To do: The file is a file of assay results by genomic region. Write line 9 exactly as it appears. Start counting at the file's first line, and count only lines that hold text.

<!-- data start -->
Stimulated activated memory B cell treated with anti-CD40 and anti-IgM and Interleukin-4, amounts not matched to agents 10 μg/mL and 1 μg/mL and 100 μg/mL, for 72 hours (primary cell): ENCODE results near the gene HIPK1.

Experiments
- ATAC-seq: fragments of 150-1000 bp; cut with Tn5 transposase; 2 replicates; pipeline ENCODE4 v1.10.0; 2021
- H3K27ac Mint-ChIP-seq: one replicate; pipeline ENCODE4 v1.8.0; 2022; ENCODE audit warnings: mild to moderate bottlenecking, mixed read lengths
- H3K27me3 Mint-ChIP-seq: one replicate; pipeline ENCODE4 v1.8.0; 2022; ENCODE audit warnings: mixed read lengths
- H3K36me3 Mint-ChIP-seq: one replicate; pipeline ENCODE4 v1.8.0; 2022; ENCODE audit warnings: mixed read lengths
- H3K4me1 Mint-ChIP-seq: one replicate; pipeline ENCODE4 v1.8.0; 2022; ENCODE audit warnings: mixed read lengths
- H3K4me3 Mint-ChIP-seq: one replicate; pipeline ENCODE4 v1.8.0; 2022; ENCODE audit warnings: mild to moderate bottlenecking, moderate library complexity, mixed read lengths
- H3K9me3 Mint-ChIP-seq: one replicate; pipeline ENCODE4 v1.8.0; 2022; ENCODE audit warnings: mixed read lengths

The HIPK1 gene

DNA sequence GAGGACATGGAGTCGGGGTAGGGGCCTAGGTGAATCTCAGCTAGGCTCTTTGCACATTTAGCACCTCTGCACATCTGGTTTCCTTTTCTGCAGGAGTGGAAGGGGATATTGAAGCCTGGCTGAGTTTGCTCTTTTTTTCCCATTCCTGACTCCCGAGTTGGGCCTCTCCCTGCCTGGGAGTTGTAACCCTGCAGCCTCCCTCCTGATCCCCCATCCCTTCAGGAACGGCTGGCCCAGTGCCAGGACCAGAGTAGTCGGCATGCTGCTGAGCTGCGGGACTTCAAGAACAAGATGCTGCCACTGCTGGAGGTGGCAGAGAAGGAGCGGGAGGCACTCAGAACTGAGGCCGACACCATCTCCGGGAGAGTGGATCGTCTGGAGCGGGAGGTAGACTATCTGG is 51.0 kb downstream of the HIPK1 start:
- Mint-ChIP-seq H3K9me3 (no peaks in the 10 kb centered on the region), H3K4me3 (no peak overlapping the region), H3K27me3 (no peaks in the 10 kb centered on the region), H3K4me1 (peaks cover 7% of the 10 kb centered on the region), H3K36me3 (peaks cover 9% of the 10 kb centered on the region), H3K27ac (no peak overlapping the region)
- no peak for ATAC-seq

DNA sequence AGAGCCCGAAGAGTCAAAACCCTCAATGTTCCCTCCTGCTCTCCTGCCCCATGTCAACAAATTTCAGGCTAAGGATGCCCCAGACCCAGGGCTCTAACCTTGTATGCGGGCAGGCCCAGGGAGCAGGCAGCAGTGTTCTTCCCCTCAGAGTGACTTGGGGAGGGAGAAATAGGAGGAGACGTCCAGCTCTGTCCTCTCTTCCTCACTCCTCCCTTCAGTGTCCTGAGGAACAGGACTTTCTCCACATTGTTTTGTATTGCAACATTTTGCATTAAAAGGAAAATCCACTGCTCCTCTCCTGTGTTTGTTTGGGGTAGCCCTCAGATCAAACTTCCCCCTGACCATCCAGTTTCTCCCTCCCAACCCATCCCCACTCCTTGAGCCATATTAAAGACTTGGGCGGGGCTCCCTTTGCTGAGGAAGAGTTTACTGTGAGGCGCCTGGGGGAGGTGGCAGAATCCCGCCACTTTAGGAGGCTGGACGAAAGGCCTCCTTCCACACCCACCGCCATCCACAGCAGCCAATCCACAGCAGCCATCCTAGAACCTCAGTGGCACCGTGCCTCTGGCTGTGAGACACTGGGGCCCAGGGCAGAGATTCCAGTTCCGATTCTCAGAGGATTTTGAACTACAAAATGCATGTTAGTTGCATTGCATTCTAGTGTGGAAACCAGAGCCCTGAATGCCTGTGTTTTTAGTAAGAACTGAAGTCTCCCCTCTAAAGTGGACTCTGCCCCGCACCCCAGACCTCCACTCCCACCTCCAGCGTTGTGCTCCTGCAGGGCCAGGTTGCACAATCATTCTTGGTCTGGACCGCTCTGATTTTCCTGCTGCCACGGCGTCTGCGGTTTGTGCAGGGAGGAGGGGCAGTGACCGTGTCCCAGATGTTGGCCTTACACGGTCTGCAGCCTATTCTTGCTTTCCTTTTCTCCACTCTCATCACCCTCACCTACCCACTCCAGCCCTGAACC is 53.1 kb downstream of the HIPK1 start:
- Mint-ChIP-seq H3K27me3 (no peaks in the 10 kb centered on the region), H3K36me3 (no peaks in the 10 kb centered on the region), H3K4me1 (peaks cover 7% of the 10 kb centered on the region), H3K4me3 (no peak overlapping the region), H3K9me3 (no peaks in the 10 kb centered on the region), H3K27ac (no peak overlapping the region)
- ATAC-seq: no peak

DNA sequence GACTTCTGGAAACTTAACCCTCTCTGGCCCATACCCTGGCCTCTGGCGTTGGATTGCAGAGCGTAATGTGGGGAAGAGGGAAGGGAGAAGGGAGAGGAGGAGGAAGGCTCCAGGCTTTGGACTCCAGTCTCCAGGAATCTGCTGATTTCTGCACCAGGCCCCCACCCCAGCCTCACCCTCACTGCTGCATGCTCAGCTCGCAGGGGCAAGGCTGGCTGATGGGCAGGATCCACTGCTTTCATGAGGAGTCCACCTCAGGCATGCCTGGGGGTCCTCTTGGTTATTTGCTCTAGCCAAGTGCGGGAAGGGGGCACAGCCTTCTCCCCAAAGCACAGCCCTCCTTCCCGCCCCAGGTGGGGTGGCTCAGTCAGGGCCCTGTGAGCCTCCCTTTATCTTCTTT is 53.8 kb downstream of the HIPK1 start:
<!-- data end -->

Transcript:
- H3K9me3 Mint-ChIP-seq: one replicate; pipeline ENCODE4 v1.8.0; 2022; ENCODE audit warnings: mixed read lengths